Of the million or so refugees and migrants who streamed into Europe in 2015, hundreds of thousands came through the Balkans route, a network of paths that cuts north-east from Greece, Macedonia and Bulgaria through Serbia and Croatia, and on to Slovenia, Austria, and Germany.
At way-stations dotted along Balkans roads and rail lines, the majority of support for refugees has been provided not by big-name international organizations like the UN and the Red Cross, but by local people. As the flow of migration has eddied from one area to another, skirting around fences and wending towards shelters and train stations, a network of volunteers and grassroots activists has tracked alongside it.
Women are at the vanguard of this wave of support. Alongside offering information, food, and warm clothing, they are keeping tabs on the most vulnerable arrivals—women, girls, and children traveling alone.
In Belgrade and Zagreb, organizational hotspots on the Balkans route, the people lending support to the tide of refugees have an intimate understanding of what drives a person to leave their home. Many were refugees themselves less than a generation ago, when the Balkan conflicts of the 1990s tore the former Yugoslavia apart.
There's an empathy between them and the Syrians, Iraqis, Afghans, and Iranians fleeing war, corruption, and violence for what they hope will be a better life in Europe. Women in particular are especially aware of the risks of sexual violence in a large-scale, chaotic movement of people like the one rolling across the Balkans now. In reporting this story, activist after activist echoed the same comment: This is personal for us. We have been there, too.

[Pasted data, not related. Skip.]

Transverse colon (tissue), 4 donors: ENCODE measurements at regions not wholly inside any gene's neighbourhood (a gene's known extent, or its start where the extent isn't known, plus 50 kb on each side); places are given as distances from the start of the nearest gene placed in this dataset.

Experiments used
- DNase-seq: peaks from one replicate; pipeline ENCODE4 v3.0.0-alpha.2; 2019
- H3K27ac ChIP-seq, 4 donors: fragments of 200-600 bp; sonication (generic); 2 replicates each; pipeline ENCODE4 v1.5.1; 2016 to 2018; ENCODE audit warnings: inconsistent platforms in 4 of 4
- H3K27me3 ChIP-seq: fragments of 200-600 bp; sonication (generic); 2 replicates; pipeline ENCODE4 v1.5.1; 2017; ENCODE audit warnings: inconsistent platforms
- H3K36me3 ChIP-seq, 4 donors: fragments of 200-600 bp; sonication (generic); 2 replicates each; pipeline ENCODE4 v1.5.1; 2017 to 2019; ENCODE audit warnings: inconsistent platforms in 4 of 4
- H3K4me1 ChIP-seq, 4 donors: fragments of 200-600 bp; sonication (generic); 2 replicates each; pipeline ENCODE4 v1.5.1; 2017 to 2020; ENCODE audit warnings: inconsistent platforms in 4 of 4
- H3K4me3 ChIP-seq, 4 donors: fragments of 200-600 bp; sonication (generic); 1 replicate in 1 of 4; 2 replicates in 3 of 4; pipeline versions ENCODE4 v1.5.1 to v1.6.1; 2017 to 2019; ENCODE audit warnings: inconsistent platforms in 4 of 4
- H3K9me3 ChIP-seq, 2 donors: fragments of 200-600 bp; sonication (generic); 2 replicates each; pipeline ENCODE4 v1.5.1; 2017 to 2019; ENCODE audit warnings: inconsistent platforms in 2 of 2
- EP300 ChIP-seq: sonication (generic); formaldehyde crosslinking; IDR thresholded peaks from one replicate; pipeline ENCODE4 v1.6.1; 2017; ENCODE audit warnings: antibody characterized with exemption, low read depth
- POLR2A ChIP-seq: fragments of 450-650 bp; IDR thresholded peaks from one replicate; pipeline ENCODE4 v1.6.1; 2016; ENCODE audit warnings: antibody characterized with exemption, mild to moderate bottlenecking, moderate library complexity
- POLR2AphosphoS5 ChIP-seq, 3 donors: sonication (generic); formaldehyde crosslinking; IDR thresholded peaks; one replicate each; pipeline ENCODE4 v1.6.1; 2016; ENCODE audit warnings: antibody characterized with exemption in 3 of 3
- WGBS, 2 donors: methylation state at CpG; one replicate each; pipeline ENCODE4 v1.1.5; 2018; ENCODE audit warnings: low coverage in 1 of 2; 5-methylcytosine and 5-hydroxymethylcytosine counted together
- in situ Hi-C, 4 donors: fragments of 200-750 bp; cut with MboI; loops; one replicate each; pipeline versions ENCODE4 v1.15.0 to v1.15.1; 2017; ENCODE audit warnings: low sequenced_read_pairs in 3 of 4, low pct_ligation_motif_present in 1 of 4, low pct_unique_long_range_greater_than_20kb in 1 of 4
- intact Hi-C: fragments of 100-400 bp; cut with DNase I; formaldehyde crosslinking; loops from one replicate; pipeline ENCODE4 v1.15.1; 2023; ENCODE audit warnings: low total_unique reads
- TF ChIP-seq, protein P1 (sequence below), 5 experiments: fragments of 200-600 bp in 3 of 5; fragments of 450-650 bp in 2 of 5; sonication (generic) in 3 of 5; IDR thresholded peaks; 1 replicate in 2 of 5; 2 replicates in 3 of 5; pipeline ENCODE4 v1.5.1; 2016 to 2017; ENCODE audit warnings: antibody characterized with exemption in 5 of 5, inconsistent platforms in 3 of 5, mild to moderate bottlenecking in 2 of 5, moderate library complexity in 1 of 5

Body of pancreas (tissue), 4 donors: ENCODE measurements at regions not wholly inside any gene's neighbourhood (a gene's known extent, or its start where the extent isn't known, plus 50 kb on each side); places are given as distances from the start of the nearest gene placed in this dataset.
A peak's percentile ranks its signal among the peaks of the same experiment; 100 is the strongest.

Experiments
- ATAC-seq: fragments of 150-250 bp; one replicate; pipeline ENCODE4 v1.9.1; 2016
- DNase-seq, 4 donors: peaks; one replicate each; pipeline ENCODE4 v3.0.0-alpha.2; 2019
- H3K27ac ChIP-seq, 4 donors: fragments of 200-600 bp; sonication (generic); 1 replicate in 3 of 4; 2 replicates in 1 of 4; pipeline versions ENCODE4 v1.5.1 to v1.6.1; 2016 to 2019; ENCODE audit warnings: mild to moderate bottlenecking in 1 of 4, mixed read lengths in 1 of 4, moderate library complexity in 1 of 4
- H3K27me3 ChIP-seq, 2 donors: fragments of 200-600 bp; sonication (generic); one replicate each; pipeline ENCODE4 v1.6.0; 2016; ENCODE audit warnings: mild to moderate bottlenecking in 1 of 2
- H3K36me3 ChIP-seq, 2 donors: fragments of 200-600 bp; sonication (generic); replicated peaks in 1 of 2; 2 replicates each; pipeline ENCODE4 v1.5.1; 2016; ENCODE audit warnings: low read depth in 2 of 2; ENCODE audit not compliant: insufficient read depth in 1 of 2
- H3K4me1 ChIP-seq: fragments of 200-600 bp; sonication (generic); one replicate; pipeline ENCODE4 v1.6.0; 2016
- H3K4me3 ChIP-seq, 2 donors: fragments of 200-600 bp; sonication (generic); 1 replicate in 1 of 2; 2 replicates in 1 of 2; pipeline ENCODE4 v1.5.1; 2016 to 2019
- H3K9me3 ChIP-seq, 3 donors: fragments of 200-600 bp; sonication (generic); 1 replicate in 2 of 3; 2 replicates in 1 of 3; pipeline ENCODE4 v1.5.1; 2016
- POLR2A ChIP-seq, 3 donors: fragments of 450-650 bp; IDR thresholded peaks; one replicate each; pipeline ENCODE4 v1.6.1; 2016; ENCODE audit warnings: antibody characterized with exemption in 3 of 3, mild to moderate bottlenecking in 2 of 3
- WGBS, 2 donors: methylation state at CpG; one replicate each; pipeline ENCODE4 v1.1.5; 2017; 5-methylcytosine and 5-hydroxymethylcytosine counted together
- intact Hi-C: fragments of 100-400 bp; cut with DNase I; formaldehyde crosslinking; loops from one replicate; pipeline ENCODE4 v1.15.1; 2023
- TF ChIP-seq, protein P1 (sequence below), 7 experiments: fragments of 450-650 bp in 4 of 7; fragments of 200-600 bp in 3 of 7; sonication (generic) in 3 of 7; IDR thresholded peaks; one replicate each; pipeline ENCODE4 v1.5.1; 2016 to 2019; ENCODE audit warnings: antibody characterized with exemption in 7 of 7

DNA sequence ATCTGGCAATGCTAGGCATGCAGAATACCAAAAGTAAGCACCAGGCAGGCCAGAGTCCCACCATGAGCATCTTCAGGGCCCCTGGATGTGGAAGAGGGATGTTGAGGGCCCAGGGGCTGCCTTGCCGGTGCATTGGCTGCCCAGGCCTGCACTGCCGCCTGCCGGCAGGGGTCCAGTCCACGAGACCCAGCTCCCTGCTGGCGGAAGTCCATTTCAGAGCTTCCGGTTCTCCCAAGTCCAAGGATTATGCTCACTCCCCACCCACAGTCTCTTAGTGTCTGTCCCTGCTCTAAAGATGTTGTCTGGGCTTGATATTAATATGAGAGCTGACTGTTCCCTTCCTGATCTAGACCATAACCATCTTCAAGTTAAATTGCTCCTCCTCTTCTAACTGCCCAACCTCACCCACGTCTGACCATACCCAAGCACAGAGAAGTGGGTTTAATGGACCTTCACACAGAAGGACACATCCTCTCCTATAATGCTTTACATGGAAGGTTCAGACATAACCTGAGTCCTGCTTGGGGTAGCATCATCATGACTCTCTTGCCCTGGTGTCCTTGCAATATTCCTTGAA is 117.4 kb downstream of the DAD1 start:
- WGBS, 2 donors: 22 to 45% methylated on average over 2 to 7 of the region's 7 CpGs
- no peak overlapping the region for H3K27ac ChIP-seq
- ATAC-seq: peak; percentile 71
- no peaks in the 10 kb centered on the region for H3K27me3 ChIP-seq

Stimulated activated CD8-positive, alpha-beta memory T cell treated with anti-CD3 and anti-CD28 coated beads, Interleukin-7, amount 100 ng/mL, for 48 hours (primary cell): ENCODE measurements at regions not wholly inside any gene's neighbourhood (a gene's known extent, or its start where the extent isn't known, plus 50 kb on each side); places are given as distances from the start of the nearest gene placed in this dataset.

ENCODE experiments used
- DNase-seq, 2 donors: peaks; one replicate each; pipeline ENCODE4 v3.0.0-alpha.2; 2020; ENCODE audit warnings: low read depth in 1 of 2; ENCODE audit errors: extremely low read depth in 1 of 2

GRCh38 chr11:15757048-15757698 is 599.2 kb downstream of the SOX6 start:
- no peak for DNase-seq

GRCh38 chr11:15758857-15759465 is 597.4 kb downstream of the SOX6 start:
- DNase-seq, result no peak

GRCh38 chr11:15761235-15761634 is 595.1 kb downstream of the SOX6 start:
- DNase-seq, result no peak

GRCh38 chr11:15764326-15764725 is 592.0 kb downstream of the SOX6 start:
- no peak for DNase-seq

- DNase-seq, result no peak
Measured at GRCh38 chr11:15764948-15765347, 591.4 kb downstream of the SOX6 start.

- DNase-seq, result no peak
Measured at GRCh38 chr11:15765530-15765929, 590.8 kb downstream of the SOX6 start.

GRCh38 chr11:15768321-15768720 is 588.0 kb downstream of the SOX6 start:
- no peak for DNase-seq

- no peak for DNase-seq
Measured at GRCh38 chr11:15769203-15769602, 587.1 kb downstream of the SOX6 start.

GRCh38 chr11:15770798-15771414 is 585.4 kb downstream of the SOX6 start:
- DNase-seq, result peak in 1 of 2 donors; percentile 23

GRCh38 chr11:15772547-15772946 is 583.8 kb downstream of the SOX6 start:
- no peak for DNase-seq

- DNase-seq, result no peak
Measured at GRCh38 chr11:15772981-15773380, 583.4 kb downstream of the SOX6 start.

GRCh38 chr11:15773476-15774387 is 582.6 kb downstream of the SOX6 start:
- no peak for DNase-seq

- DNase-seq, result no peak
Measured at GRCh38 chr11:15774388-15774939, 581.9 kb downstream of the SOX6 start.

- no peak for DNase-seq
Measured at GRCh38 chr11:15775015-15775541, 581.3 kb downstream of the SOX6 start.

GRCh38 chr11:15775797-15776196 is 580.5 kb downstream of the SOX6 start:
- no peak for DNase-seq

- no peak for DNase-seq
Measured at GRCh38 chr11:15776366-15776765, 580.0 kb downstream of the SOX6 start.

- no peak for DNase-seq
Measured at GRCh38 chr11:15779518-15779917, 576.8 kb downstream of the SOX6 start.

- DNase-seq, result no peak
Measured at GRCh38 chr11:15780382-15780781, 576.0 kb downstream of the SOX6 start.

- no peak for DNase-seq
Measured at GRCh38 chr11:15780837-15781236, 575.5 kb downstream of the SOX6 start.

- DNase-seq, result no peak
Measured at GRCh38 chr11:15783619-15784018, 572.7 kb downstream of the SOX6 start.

In Belgrade, a women-led civil society group called Atina, founded in 2004 to combat human trafficking in the aftermath of the Balkans conflicts, has taken a lead role in monitoring the security of women and child refugees, but the task is daunting. Program manager Jelena Hrnjak said the Serbian government's policy of facilitating access through the country without organising a formal state-led response had left grassroots organizations to do it themselves.
"When our state in some way legalised the illegal crossing, it was a call for refugees to come," she told Broadly.
She accused the state of failing to organise itself to monitor conditions and offer basic services to refugees for fear of becoming entangled in a humanitarian project it could ill afford. A consequence of this was that Atina staff—three mobile teams in Sid, a Serbian town near the Croatian border, and two on the southern border with Macedonia—were discouraged and even prevented from setting up the outreach support they believe is needed.
"If the state has someone in need, for sure they will call Atina," she said. But without full access to refugees, Ms Hrnjak said her organization was stuck in reactive mode.
In late November, Ms Hrnjak said Atina staff encountered two Afghan girls who had been raped in Serbia, near the Hungarian border. Atina staff only found out about the girls' case by accident, leaving Ms Hrnjak to wonder how many other cases go unreported.
"I think if we set up a good system, we'd have a sea of information on what's going on, but our state is not equipped to handle this," she said.
Anja Stefanovic of the Belgrade Centre for Human Rights echoed Atina's concerns about the need to establish a system to monitor and report violations. With a wartime economy of profiteering and smuggling in full swing and a paucity of information for refugees along the route, refugees are already being taken advantage of. But to what extent remains difficult to pin down.
"It's impossible to break the ice with Belgrade and prove exactly where and how incidents happened," said Ms Stefanovic at a meeting for civil society groups in Belgrade. She said she had little hope that this would change: "Our asylum law was made for the purposes of liberalization for the EU. It was never made to work."